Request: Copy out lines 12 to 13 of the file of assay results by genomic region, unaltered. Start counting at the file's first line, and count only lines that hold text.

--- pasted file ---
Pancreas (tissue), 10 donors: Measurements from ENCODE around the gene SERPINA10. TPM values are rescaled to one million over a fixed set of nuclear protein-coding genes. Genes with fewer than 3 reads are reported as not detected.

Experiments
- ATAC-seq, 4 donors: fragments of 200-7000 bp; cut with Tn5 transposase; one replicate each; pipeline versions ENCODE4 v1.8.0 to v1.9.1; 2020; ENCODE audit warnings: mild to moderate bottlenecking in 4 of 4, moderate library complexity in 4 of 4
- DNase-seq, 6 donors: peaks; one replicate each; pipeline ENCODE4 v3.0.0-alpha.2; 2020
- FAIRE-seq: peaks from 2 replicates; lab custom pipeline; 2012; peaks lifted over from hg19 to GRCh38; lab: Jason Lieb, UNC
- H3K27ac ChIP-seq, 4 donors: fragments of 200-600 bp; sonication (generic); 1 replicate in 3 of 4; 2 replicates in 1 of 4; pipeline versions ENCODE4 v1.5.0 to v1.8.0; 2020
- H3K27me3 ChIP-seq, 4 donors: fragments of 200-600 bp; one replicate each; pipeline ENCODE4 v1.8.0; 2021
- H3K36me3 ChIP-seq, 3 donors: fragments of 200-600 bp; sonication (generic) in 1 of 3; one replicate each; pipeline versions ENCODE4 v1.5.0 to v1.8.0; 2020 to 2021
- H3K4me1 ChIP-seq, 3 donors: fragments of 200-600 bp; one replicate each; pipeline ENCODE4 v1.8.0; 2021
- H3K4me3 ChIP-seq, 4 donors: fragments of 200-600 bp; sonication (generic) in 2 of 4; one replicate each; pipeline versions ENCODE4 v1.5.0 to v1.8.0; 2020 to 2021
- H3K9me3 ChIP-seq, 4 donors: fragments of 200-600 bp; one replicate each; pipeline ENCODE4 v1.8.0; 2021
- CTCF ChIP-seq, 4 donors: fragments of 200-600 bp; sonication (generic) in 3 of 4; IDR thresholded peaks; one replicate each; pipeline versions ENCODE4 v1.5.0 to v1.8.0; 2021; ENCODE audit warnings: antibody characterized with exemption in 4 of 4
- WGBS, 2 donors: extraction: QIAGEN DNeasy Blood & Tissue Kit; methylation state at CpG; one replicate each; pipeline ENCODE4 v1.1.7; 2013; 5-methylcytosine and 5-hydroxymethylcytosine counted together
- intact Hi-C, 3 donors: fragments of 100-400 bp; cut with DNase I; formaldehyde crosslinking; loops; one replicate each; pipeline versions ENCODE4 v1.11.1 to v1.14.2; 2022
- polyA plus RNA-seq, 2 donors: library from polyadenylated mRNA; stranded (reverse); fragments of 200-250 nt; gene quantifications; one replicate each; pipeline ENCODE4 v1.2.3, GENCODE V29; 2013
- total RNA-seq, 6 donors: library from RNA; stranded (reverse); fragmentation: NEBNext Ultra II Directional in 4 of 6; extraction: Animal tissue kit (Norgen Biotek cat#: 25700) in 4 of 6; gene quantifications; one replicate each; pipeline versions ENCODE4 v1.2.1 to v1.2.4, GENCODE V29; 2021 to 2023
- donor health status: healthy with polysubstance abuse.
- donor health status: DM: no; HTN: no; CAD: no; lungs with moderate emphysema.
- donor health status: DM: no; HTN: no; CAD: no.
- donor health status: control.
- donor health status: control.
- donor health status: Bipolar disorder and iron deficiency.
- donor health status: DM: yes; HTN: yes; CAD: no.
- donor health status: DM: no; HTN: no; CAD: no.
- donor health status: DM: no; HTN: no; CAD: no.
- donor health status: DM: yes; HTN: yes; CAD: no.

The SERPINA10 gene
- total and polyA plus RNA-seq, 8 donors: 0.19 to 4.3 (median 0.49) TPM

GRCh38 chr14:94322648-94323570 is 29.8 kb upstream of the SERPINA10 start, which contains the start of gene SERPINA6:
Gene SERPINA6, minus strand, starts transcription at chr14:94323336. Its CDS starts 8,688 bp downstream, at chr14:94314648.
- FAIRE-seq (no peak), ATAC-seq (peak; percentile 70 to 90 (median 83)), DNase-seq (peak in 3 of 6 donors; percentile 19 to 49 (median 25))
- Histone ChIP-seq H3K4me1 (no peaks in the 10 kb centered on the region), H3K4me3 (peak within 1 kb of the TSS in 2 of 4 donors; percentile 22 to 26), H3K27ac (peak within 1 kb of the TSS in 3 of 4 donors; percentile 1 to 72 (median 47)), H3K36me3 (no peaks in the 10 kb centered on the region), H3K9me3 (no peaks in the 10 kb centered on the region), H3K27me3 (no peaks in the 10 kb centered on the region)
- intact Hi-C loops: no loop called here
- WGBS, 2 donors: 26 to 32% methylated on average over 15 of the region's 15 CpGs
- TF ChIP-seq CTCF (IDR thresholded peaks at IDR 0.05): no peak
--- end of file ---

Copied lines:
- CTCF ChIP-seq, 4 donors: fragments of 200-600 bp; sonication (generic) in 3 of 4; IDR thresholded peaks; one replicate each; pipeline versions ENCODE4 v1.5.0 to v1.8.0; 2021; ENCODE audit warnings: antibody characterized with exemption in 4 of 4
- WGBS, 2 donors: extraction: QIAGEN DNeasy Blood & Tissue Kit; methylation state at CpG; one replicate each; pipeline ENCODE4 v1.1.7; 2013; 5-methylcytosine and 5-hydroxymethylcytosine counted together